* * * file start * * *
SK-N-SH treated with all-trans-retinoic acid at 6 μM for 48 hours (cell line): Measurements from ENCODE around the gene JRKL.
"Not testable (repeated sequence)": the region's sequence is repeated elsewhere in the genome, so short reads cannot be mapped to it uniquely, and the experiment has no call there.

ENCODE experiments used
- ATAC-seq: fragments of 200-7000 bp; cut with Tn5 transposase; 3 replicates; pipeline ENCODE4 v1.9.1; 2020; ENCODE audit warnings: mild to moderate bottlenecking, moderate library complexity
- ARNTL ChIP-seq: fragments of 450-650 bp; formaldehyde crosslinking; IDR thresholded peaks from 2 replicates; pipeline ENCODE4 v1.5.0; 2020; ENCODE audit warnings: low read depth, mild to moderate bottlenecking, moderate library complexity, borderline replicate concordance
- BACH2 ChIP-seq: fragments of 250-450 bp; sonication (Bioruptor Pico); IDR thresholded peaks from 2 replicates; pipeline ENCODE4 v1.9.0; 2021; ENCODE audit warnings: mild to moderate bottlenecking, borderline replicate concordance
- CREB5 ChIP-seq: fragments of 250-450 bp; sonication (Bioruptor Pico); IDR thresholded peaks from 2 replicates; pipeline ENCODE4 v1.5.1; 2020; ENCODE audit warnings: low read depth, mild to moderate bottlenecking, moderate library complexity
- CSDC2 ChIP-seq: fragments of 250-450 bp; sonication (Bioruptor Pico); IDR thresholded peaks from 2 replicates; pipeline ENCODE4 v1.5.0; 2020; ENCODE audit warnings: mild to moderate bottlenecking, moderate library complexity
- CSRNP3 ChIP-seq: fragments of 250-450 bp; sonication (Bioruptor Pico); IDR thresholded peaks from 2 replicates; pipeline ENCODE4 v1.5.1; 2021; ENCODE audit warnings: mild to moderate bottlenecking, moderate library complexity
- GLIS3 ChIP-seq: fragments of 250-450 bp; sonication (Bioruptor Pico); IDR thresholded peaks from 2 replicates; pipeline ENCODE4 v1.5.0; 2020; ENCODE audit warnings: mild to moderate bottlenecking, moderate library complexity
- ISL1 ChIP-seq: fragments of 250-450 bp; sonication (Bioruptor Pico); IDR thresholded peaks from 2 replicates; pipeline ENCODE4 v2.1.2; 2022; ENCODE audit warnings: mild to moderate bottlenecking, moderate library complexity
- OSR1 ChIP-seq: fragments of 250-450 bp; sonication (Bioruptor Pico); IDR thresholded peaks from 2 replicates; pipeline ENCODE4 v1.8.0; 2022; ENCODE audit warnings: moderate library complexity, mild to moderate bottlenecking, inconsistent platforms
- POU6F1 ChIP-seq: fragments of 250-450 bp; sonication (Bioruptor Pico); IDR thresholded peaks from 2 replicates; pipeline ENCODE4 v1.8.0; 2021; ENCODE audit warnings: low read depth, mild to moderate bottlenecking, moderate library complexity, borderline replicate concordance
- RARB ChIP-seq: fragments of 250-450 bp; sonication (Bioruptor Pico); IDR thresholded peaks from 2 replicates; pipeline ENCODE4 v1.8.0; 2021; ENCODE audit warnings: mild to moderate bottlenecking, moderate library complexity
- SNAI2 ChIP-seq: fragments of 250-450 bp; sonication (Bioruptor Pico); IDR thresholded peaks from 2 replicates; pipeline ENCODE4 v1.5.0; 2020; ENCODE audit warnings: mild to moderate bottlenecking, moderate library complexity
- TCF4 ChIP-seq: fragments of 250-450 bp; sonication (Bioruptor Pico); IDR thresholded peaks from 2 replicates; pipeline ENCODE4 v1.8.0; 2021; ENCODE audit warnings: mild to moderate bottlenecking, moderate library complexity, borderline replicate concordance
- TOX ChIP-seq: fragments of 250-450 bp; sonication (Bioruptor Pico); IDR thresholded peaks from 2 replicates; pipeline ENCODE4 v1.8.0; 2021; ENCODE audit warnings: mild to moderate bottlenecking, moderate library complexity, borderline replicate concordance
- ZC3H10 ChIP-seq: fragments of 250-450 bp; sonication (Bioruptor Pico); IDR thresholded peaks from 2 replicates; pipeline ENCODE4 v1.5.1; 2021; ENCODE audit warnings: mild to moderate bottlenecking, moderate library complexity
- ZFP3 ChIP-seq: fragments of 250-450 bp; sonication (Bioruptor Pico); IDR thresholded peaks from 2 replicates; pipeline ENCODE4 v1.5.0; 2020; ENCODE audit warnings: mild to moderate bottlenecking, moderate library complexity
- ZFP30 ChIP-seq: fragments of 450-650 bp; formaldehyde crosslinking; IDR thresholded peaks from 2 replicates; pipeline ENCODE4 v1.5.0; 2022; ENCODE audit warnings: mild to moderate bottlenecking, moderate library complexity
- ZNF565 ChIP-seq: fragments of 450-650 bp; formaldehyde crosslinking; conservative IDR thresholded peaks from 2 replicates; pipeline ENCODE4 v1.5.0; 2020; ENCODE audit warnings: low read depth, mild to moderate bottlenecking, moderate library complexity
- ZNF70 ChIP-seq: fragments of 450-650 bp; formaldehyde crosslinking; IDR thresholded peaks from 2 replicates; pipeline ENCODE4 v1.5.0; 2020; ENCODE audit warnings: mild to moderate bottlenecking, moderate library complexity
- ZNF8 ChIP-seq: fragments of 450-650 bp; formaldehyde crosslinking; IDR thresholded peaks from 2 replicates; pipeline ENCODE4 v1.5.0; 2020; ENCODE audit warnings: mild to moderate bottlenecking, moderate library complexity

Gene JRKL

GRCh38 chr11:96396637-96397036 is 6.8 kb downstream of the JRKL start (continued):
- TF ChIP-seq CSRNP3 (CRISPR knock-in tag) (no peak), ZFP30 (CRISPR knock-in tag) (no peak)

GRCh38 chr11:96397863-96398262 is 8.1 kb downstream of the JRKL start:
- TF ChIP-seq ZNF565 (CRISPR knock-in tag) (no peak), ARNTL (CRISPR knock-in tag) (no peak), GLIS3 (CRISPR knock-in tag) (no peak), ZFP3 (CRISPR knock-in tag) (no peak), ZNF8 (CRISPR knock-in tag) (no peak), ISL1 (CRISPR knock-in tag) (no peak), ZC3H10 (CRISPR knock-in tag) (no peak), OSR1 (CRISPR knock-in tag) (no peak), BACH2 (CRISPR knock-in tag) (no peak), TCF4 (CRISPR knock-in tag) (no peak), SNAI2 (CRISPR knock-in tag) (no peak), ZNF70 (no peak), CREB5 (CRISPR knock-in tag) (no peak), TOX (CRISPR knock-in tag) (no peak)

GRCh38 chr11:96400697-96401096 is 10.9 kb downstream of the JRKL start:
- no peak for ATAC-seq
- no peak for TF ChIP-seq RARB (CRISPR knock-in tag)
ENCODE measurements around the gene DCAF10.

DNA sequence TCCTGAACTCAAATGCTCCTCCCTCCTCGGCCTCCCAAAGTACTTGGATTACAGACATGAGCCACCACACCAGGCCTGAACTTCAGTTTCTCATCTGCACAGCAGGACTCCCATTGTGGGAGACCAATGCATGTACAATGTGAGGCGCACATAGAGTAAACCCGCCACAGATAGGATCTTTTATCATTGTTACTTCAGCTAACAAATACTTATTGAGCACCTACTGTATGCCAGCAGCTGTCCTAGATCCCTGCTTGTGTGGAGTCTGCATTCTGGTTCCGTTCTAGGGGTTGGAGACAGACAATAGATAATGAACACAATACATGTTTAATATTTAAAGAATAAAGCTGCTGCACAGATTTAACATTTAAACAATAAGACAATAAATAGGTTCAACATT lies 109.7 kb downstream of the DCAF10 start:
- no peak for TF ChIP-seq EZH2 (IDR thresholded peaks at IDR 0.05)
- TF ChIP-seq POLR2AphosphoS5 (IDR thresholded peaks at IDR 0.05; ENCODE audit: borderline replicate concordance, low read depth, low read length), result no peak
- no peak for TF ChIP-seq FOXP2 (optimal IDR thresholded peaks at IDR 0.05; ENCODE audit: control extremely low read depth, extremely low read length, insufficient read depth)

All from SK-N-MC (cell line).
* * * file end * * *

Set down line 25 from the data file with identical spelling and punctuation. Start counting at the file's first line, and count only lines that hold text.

GRCh38 chr11:96396637-96397036 is 6.8 kb downstream of the JRKL start (continued):